“A great teacher is like a candle; it consumes itself to light the way for others.” – Mustafa Kemal Ataturk
This post is a tribute to Beth Crawford, who left a legacy that demonstrated the meaning of “start with the end in mind.” As a teacher, she truly inspired her students by building lasting relationships with them. The many visits and calls from former students have honored her during her recent illness.
Hands and Hearts in Science
I had the honor and privilege of working with Beth Crawford, one of the finest educators in my forty plus years as a school principal. Beth was a fifth grade teacher that I selected as a transfer from another school. From the moment she arrived, she brightened up our school with her enthusiasm, cheerfulness and passion for learning. She was the closest thing to having a Ms. Frizzle (the main character in the book: The Magic School Bus by Joanna Cole) at our school! It wasn’t long after she arrived that her classroom became a treasure trove of skeletons, animal skins, insects, amphibians, fish, biospheres, rocks and many other treasures that only 5th graders could love. It was not unusual when I was greeting the children in the morning, that a child would brightly show me a wooly bear caterpillar, turtle shell or rabbit skull that was on its way to becoming part of “the collection”.
A Close Encounter of Zany Science
It was in this zany, cluttered classroom that children encountered the wonderment and fascination of our physical world and the joy of learning. Whether I was doing a walk through visit or a formal observation, her children were actively engaged with her, each other and the subject matter they were studying. They often were in small cooperative groups with their peers leading discussions, conducting experiments and recording data. During this time, Beth was circulating around the groups listening, making connections and giving encouragement. The sounds of learning, laughter, and excitement reverberated in the classroom and sometimes down the hall! I enjoyed hearing the “reporting out” of the children’s hypotheses and whether these were proven true or not and why.
Beth retired a few years ago with dreams of traveling and spending more time with her family and in her garden. Sadly, I learned a month ago that Beth has cancer that has metastasized. When my wife and I paid her a recent visit, Beth, in her usual cheery voice, told us how grateful she was for this time to reconnect with former students and friends who were coming around. During their visits, she heard many testimonies and grateful comments about what a positive difference she had made in their lives. On that day, her gratitude centered around these connections and the time she was given for this purpose. I was humbled when she told me that her “time teaching with me was wonderful because I let her be who she was and encouraged her to go for it!”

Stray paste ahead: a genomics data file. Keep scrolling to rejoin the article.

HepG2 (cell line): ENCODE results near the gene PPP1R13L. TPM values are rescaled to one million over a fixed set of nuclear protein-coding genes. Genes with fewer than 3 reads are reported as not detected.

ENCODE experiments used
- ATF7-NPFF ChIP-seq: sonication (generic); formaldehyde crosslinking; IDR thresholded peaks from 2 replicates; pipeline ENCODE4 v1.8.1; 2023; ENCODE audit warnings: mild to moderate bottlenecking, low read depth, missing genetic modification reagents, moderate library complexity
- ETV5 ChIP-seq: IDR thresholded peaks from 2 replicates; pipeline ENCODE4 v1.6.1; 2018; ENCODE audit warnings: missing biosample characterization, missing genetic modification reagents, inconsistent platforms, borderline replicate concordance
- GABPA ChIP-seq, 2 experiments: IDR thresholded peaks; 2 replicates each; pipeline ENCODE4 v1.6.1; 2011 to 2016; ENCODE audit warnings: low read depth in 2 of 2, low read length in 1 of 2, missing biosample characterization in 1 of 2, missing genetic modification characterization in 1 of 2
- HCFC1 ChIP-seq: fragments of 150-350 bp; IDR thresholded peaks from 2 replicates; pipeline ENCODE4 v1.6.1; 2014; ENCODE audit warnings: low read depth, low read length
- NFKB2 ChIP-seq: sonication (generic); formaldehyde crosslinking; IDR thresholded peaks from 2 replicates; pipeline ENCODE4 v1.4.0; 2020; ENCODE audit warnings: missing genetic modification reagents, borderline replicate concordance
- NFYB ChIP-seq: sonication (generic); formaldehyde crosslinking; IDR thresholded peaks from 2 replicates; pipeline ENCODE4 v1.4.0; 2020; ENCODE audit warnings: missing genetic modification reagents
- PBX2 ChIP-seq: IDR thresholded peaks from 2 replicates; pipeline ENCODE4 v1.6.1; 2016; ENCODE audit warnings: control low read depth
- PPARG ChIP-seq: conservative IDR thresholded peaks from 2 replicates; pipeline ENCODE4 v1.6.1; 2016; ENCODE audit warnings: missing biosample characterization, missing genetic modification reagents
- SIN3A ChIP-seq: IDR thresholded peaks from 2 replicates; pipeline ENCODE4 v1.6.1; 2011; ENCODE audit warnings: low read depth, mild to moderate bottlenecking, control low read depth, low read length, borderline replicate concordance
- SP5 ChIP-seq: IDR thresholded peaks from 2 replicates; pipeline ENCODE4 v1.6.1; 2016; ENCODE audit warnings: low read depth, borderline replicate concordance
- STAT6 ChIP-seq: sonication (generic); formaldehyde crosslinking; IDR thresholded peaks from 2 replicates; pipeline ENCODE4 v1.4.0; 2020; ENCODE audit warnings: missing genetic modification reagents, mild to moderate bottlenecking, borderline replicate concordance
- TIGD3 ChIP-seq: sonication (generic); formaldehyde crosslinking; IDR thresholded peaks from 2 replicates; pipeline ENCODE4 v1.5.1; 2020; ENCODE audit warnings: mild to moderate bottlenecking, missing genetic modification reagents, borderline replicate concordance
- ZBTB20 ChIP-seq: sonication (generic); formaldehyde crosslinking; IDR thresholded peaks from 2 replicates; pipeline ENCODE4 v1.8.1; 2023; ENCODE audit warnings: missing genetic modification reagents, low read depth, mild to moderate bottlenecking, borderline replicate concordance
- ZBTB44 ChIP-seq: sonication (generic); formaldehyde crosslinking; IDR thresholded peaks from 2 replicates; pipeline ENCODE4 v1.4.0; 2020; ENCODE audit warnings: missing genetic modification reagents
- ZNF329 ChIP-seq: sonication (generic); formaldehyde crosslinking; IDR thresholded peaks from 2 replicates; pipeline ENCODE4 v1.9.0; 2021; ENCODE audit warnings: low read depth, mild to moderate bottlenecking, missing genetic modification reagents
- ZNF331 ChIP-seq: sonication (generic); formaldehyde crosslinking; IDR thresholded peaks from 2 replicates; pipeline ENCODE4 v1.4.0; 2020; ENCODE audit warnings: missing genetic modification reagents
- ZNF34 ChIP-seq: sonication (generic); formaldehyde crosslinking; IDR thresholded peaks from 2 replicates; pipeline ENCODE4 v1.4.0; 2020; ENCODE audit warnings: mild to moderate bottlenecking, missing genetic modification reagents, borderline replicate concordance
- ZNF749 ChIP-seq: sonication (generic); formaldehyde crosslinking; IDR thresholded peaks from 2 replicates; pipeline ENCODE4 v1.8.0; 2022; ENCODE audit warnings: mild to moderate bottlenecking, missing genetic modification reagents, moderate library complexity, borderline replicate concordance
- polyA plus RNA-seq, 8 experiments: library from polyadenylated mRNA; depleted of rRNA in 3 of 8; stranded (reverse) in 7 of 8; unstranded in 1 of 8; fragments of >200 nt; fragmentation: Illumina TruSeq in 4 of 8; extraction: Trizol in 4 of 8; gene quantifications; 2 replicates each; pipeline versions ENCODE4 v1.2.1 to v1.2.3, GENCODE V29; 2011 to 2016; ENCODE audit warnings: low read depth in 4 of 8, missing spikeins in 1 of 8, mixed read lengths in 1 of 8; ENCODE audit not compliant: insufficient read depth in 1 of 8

As we continued our conversation, Beth told us about a former student that had loved her previous teacher, but did not like Beth. Beth told us how she took the time to talk with the child about this challenge. Beth promised her that she would become her friend as well as her teacher, if only the student would give her a chance. It took a while, but Beth, as the student now testifies, became her favorite teacher. Their friendship continues to this day, as Beth shared that this student comes by often to check on her. Beth’s stories that day shared the same theme as she reflected on what I would call “a life well-lived with more gratitude than regrets.”
Empowered and Encouraged
Beth is enduring great limitations during her time of illness. Her eyesight is limited and her breathing is becoming more difficult. She has made peace with the “bucket list” of retirement travel adventures that she is not able to enjoy. She has chosen to enjoy what she can with as many as she can; not closing herself off in the deadly world of self-pity and pride. She, like many others, hold out hope that an experimental treatment might reverse what seems so hopeless. What a balancing act! She encouraged us not to be sad for her but to make sure we didn’t wait around for the time to be right to start working on our bucket list. She urged us to seize the day. We left her home empowered and encouraged by her courage and interest in others.
Listening to Beth
Listening to Beth confirmed that efforts to lovingly connect with our families, students, colleagues and parents are never a waste. This intention and focus is a powerful and integral part of what we as educators do. Our positive leadership and influencing others to become their best selves enrich our own life. Beth’s focus, during the most difficult chapter of her life, is centered on others. She has practiced it well and is now and forever reaping its benefits.
Start With The End in Mind
As you go through the stages of life, how do you want people to remember you? As Dr. Stephen Covey put it: “What would you like written on your tombstone?” Dr. Covey’s, “Start with the End in Mind” has many applications that can help us focus our thoughts on what kind of legacy we want to leave. For example, I want to be remembered as a person of integrity who was a kind, servant leader. One who dedicates his life to helping others reach their potential. Beth decided to use her gifts as a teacher to inspire children through building relationships while modeling a lifelong love for education.
Think about the leadership legacy that you want to leave to your family and your work relationships, then plan with the “end in mind”. One day your thoughtful intentions, actions and treasured values will be the legacy you leave to the world.
Leaders Building Leaders wish all of you the joys of the holidays and God’s blessings to you and your families..